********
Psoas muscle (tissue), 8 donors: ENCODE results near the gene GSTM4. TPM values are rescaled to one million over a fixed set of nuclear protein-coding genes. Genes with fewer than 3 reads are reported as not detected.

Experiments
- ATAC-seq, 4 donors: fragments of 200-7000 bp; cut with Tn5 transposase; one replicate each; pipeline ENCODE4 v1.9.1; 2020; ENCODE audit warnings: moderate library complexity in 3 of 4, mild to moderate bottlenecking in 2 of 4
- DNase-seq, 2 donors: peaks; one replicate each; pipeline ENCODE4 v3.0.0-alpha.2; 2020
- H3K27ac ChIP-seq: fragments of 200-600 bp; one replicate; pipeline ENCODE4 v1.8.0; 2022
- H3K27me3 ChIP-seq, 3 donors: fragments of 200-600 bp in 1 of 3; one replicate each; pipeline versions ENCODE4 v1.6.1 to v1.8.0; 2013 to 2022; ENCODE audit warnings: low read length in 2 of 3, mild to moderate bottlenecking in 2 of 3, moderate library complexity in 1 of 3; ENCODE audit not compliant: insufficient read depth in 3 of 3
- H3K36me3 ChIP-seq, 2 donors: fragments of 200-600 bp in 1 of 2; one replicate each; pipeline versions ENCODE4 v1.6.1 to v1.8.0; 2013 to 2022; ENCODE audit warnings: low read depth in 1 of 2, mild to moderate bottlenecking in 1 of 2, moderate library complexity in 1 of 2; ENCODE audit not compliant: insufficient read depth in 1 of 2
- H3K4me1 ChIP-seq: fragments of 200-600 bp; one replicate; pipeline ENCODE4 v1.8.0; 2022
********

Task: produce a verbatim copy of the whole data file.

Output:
Psoas muscle (tissue), 8 donors: ENCODE results near the gene GSTM4. TPM values are rescaled to one million over a fixed set of nuclear protein-coding genes. Genes with fewer than 3 reads are reported as not detected.

Experiments
- ATAC-seq, 4 donors: fragments of 200-7000 bp; cut with Tn5 transposase; one replicate each; pipeline ENCODE4 v1.9.1; 2020; ENCODE audit warnings: moderate library complexity in 3 of 4, mild to moderate bottlenecking in 2 of 4
- DNase-seq, 2 donors: peaks; one replicate each; pipeline ENCODE4 v3.0.0-alpha.2; 2020
- H3K27ac ChIP-seq: fragments of 200-600 bp; one replicate; pipeline ENCODE4 v1.8.0; 2022
- H3K27me3 ChIP-seq, 3 donors: fragments of 200-600 bp in 1 of 3; one replicate each; pipeline versions ENCODE4 v1.6.1 to v1.8.0; 2013 to 2022; ENCODE audit warnings: low read length in 2 of 3, mild to moderate bottlenecking in 2 of 3, moderate library complexity in 1 of 3; ENCODE audit not compliant: insufficient read depth in 3 of 3
- H3K36me3 ChIP-seq, 2 donors: fragments of 200-600 bp in 1 of 2; one replicate each; pipeline versions ENCODE4 v1.6.1 to v1.8.0; 2013 to 2022; ENCODE audit warnings: low read depth in 1 of 2, mild to moderate bottlenecking in 1 of 2, moderate library complexity in 1 of 2; ENCODE audit not compliant: insufficient read depth in 1 of 2
- H3K4me1 ChIP-seq: fragments of 200-600 bp; one replicate; pipeline ENCODE4 v1.8.0; 2022